FHA Growing Equity Loan.  Also known as the FHA Section 245(a) loan, this program allows borrowers to apply additional payments to their loans over time.  These additional funds are applied directly to the principal balance of the loan, reducing the term of the mortgage.  In effect, it allows borrowers to pay off their homes more quickly.  Borrowers can select a plan that allows them to increase their payments by anywhere from one to five percent annually for the life of their loan.  Over time, this will effectively cut the life of a loan down to no more than 22 years in duration, and could be much less with a more aggressive strategy.  It is available only to borrowers who plan to make the home in question their primary residence.

FHA Condominium Loans.  Designed specifically for borrowers who want to purchase a condominium, this program allows loans to be taken out for 30 years on properties with at least four units.  It is also known as a Section 234(c) loan.  There are specific rules governing buildings that have been converted to condos from apartments.  It is best to check with an FHA Home Loan specialist for exact details.

What are the FHA Loan maximum amounts?

On the surface, this sounds like a simple question, but there are many factors that go into determining what a maximum FHA loan amount will be, and they are not the same in every part of the country or even with every transaction.

One of the keys to determining a maximum loan amount depends on the housing market where you want to buy a home.  There is no single or set dollar amount that establishes a limit for loans that will be guaranteed by the FHA.

Aside from housing markets, FHA loan limits are also impacted by loan-to-value ratios.  These can vary from transaction to transaction.  The LTV is calculated as a percentage of the loan satisfied by the down payment.  FHA insured mortgages have a minimum LTV ratio of 96.5 percent based on a 3.5 percent minimum down payment.  In some instances, the LTV will be required to be higher if the borrower has credit issues requiring a larger percentage down payment. 

Actual mortgage limits are calculated based on median house prices within a Metropolitan Statistical Area.  MSAs are typically determined by the census.  Median house prices and corresponding loan limits are revised annually.

Qualifying for an FHA Home Loan

There are criteria that must be met to qualify for an FHA backed mortgage loan.

  • With few exceptions, your credit score must be at least 500.  Conventional loans generally require a credit score of at least 620.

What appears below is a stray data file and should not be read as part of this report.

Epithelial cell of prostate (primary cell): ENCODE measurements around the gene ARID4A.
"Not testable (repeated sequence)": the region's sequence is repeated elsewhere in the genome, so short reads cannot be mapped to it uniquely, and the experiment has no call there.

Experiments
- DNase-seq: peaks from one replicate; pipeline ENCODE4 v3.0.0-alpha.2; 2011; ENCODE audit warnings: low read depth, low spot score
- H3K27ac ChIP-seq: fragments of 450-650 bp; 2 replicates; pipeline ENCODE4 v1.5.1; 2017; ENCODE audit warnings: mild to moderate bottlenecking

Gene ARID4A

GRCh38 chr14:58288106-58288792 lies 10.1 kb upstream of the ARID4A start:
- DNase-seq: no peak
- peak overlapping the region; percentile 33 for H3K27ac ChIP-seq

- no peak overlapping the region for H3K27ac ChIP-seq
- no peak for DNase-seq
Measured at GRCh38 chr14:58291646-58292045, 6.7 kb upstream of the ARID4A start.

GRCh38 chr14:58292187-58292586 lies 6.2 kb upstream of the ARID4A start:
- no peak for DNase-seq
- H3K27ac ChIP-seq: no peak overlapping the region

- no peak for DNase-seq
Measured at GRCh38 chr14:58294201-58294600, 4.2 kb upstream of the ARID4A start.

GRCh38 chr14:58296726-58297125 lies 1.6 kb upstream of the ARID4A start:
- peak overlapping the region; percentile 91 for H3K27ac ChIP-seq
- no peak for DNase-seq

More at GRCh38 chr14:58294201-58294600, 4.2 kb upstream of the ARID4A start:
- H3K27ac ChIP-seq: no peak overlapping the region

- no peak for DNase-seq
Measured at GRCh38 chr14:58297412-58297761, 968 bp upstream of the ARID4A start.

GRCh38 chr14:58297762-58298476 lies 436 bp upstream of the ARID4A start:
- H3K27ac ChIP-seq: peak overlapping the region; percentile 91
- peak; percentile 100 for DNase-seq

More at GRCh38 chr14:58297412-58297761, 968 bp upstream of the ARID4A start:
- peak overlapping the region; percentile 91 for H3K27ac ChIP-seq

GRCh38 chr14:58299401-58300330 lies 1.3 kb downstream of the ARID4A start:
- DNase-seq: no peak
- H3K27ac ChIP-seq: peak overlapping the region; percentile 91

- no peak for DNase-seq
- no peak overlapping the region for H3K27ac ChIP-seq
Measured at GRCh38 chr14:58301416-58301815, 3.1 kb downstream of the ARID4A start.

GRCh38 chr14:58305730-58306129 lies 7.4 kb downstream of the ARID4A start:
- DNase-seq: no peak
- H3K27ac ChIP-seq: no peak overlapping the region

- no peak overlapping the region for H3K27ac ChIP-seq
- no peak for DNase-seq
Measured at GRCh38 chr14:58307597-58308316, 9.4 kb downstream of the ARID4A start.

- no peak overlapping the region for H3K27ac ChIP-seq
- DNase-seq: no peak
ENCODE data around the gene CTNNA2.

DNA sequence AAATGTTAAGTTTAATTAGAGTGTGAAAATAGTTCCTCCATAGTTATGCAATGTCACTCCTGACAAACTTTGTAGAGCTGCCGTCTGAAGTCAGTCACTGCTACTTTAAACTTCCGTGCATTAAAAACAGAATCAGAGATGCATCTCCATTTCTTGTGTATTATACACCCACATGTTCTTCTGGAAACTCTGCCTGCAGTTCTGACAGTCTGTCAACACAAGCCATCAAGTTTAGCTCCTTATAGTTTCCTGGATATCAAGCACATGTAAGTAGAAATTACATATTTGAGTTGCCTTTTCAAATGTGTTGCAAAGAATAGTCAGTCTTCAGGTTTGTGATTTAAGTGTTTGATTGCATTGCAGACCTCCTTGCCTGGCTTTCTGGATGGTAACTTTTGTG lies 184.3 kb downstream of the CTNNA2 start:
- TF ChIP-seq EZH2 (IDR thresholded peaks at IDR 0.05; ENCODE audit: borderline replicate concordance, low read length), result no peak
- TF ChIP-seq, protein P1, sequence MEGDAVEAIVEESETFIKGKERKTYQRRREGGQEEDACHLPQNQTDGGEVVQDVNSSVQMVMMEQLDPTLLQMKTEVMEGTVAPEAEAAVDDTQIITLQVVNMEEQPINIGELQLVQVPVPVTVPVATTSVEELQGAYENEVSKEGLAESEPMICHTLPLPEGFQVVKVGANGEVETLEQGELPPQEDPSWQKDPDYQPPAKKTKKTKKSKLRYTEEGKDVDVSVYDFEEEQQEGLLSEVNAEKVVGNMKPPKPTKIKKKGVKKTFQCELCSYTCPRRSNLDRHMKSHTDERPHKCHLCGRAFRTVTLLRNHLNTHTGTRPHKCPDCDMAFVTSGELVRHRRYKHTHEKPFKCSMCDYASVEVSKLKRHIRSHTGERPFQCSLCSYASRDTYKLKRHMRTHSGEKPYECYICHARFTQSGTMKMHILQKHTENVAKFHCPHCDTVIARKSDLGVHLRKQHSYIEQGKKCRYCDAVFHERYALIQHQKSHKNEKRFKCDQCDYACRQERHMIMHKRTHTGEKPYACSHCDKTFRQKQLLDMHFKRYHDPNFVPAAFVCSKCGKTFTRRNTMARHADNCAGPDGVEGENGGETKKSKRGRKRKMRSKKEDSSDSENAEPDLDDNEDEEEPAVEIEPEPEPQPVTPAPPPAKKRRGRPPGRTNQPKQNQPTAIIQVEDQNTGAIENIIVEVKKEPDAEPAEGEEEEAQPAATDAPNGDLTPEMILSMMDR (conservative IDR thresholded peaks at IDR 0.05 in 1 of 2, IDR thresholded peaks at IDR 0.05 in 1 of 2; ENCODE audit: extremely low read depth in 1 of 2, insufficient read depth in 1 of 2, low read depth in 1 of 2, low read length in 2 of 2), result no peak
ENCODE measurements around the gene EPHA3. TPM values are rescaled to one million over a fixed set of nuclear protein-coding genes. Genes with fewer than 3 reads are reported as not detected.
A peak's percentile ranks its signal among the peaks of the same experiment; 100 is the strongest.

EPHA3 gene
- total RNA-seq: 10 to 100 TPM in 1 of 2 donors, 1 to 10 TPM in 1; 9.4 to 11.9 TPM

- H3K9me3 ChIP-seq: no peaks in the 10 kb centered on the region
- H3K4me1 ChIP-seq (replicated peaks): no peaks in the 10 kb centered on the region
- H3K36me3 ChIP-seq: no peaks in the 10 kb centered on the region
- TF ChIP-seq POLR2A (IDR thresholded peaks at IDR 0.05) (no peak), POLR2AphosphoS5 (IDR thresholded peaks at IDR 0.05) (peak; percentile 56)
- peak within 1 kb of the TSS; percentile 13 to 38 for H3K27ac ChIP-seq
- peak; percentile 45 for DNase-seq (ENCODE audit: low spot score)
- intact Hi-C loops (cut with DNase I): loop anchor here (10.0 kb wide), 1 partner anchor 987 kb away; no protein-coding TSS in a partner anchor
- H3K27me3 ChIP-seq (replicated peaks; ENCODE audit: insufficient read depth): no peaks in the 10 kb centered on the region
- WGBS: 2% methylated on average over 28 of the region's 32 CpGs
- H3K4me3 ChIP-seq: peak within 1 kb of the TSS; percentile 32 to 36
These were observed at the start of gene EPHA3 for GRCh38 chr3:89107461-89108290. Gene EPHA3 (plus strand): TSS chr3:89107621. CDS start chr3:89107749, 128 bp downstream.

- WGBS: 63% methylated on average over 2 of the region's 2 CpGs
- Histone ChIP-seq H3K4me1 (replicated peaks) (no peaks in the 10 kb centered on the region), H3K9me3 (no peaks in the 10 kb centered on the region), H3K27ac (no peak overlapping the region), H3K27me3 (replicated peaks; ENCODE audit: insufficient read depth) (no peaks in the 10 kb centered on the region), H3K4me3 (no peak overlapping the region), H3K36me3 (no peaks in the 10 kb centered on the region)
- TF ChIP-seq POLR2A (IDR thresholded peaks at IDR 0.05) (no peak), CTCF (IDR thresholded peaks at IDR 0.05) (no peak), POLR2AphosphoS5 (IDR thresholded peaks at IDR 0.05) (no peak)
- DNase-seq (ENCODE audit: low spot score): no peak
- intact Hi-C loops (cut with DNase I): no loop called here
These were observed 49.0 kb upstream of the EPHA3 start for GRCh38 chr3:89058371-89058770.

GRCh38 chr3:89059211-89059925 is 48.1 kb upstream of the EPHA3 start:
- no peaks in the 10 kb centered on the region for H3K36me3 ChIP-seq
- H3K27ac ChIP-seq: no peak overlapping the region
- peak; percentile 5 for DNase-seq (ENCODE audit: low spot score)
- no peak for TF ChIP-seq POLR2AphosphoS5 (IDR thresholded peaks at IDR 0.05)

• Lenders will look at your payment history and so it’s important to show you have made payments for all of your bills on time for the past 12 months prior to applying for a loan.  This can offset some negatives if you have a low credit score resulting from bankruptcy, foreclosure or a short sale.  When trying to determine loan worthiness, the FHA rulebook is clear that a borrower’s overall pattern of handling their financial matters is a critical part in determining whether or not an FHA loan should be approved.
  • The FHA does allow co-signers, co-borrowers and non-occupying co-borrowers to be a part of the loan.  The lender will require that each borrower supply a credit report if they will have any part of the loan obligation. 
  • FHA Home Loans do not feature a minimum or a maximum income requirement.  Approval of loans is based on credit scores, income ratios and other factors.  Not all lenders will offer all types of FHA Home Loans, so it’s best to shop around until you find the lender with the best terms and is willing to work with your particular situation.
  • A borrower is not required to be a citizen of the United States, but they must have legal status.  A borrower must be able to prove that they are a lawful permanent resident.  This proof can be provided by U.S. Citizenship and Immigration Services.  A non-permanent resident alien must have a valid Social Security Number and have proof that they are legally allowed to work in the United States.  With proper documentation, refugees and asylum seekers may also apply for an FHA Loan.

Because there are many lenders who offer FHA Home Loans, terms and rates are highly competitive.  It is best to shop around with several lenders to see which one can offer you the most favorable terms for your situation.